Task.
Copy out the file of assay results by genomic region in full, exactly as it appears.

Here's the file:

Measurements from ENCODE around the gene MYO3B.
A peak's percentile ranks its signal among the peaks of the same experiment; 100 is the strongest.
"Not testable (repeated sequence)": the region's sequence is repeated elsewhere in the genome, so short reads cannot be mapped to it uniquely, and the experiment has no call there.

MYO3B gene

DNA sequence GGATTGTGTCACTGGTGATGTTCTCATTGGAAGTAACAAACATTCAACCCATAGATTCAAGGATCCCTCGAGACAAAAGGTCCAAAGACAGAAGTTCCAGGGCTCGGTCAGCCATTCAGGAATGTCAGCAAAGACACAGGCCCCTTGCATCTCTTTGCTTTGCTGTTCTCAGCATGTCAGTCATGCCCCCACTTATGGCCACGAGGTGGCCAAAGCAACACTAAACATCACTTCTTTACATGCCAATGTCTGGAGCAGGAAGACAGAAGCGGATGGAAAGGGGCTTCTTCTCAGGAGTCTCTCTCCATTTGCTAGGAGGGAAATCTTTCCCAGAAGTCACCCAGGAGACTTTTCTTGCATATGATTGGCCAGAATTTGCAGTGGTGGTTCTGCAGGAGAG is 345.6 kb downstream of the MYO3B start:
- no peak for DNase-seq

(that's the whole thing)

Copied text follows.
Measurements from ENCODE around the gene MYO3B.
A peak's percentile ranks its signal among the peaks of the same experiment; 100 is the strongest.
"Not testable (repeated sequence)": the region's sequence is repeated elsewhere in the genome, so short reads cannot be mapped to it uniquely, and the experiment has no call there.

MYO3B gene

DNA sequence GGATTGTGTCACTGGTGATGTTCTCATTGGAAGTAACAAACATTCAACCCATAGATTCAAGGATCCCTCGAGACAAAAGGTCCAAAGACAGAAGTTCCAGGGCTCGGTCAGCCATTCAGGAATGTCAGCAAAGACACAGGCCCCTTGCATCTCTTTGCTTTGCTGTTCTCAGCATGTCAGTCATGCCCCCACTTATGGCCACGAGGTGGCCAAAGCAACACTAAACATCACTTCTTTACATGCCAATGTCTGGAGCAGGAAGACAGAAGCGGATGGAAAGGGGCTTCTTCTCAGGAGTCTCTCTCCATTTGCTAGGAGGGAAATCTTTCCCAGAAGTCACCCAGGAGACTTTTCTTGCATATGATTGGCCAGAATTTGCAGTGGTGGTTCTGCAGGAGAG is 345.6 kb downstream of the MYO3B start:
- no peak for DNase-seq